Smith island is a small island in the Chesapeake Bay that is about 9 miles away by boat from Crisfield. The community of Smith island is spread out over three areas called Rhodes Point, Tylerton and Ewell. There are roads linking the three areas which locals use to drive their cars or golf carts around. The island is known for its unique dialect where locals talk with speech patterns from original English. Due to their isolation from the mainland the dialect continued to grow and became more and more unique. The main industry in the island is from crabs particularly soft shell crabs and other seafood. The community was founded on the basis of living off the water and being a waterman. There is also a very strong religious aspect to the island that used to exist. Today that religious aspect is not as apparent, but the main religion of the past there was Methodism. Methodism lined up very well with the townspeople’s values and their viewpoints on the bay.  Smith island is largely considered the last pearl of the Chesapeake in the sense that it is the last true island with a unique island culture in the Chesapeake, especially in regards to the watermen there.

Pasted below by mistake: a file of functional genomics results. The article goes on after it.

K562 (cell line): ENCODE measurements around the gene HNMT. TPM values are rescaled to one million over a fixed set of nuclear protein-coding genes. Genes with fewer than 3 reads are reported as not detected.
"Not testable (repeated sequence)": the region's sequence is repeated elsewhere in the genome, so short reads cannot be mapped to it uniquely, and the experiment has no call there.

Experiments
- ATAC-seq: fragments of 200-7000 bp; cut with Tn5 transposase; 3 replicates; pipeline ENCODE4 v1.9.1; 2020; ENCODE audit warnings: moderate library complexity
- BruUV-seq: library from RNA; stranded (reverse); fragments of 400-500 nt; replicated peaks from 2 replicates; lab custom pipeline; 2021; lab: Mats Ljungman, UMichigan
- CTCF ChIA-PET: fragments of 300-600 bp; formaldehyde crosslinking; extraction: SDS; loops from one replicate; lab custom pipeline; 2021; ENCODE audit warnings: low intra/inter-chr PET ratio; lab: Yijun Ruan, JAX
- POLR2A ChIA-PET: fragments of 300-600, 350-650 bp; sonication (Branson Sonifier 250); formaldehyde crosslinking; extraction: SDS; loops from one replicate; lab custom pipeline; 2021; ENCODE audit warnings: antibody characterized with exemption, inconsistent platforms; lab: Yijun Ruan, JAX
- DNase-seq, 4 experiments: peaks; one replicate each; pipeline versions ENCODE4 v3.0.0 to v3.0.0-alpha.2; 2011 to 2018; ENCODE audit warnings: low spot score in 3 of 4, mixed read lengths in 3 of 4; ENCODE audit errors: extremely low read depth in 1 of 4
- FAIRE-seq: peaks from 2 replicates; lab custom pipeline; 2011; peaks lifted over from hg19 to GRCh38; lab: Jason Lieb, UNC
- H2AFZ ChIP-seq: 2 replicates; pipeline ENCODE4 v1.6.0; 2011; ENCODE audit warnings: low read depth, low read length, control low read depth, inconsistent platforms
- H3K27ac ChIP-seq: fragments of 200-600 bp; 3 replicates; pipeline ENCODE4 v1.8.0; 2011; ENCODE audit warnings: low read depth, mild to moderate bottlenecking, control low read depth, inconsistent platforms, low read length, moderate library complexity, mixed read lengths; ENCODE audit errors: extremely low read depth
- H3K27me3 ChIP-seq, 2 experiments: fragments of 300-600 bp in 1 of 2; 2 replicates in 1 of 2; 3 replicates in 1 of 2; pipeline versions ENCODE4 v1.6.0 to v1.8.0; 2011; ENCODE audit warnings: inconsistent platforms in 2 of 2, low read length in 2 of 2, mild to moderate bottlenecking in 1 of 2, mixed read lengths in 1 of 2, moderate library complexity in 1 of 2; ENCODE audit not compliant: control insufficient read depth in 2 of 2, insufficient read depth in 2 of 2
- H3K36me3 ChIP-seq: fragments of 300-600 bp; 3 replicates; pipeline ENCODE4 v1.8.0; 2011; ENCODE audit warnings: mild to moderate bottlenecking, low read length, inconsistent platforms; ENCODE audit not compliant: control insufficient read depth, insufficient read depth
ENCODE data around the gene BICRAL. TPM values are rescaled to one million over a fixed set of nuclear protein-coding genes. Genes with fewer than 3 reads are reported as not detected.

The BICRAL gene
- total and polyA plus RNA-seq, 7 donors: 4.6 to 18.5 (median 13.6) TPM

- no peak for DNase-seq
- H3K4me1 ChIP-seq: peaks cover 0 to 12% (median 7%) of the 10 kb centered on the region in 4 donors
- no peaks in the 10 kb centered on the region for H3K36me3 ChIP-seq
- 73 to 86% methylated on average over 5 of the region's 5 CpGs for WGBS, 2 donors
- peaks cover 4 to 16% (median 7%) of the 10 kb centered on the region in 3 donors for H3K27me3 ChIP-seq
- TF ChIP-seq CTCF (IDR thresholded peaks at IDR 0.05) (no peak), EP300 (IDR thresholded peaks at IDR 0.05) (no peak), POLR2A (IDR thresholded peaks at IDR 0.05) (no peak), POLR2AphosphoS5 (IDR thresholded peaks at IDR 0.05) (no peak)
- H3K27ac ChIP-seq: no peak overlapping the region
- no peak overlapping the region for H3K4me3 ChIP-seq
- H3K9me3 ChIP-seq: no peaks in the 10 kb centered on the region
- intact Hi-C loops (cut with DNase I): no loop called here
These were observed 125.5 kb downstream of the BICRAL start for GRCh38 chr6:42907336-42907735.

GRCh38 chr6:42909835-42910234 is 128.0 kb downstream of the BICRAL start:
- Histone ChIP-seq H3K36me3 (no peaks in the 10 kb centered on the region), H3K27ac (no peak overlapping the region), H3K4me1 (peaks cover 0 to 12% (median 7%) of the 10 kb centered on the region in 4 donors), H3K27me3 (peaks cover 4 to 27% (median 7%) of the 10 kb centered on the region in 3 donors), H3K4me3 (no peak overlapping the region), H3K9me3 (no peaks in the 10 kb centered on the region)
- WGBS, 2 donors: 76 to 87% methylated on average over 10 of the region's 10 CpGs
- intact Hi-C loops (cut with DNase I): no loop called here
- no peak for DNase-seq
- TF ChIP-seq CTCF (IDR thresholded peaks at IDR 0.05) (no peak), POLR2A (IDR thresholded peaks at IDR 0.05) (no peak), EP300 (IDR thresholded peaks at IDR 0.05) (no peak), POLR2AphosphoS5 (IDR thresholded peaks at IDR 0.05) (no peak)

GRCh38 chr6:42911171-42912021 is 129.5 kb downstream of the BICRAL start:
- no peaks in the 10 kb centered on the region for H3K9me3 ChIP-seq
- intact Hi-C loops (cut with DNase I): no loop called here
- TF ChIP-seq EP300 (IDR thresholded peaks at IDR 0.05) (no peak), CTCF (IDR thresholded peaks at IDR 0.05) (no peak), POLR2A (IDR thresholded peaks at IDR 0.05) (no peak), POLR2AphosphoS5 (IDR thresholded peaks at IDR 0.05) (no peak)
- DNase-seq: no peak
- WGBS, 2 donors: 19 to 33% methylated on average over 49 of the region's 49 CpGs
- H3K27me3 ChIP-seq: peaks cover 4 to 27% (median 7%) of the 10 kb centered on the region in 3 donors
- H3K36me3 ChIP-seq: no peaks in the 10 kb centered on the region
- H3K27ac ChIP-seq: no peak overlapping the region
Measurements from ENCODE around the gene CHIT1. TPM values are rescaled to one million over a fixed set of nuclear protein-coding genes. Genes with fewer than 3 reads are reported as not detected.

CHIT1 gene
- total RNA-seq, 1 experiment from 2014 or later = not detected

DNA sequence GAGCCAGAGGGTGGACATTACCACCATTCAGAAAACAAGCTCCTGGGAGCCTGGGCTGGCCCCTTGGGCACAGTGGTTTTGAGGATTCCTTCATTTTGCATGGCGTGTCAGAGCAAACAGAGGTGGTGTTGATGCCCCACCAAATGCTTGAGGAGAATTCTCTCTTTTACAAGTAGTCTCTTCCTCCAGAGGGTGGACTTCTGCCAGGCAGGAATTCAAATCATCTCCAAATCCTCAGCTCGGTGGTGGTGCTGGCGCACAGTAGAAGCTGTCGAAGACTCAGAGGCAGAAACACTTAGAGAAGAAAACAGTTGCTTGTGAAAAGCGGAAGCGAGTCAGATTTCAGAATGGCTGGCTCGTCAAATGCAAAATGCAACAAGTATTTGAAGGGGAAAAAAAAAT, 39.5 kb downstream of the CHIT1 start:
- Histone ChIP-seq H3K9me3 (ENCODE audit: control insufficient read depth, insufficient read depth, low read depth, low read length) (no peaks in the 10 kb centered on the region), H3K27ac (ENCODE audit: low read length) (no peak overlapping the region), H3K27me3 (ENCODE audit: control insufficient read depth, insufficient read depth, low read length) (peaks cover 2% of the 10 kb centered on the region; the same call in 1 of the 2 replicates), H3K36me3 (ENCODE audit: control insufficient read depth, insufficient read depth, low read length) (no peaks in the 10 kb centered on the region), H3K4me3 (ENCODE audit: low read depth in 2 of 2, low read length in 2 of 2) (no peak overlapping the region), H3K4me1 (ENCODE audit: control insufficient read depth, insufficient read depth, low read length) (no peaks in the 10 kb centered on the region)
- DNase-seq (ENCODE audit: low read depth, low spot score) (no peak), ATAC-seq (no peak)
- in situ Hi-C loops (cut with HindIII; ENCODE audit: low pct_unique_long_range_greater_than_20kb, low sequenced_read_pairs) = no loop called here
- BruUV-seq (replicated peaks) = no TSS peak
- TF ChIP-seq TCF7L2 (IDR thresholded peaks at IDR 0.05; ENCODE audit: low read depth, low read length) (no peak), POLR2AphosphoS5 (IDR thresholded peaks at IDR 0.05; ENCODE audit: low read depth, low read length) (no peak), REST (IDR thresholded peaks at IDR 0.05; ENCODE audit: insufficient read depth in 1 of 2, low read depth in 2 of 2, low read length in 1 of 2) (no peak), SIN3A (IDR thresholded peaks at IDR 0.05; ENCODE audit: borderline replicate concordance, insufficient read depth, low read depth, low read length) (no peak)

As pure and pristine as Smith island is there are still many problems with the area that all revolve around the fact of sea level rise and land subsidence. The Watermen culture is a largely retreating style of life on Smith Island. In the past centuries the lifestyle was somewhat lucrative and the people of that time benefited largely from the Bay and their prime location on it. Being on an island that was 9 miles away away from the main land gave the people of Smith island a huge advantage for hunting waterfowl, fishing, and crabbing. In the last two to three decades many people have had easy access to the island and fishing areas around it with the help of better and faster boats. Another point to make is that the people on Smith island have harder times crabbing, fishing and hunting with restrictions that apply to them and less bountiful harvests that in the past. “Environmental impacts in the Bay –reduced oxygen levels, high nitrogen from run-off, depleted underwater grasses and loss of wetlands–have caused declining crab population and lost revenue for Smith Island watermen.” (Smith Island Vision Plan, 10). This has led to many watermen having children that do not want to fill in for them and carry on the watermen tradition. With less profits being made year after year at Smith island from crabbing and other harvests more and more of the younger generations at Smith Island do not want to become a part of the profession. This has led to a decreased amount of watermen on the island carrying on the tradition of the Smith Island Watermen. The younger generations end up going to the mainland to find better and more profitable jobs.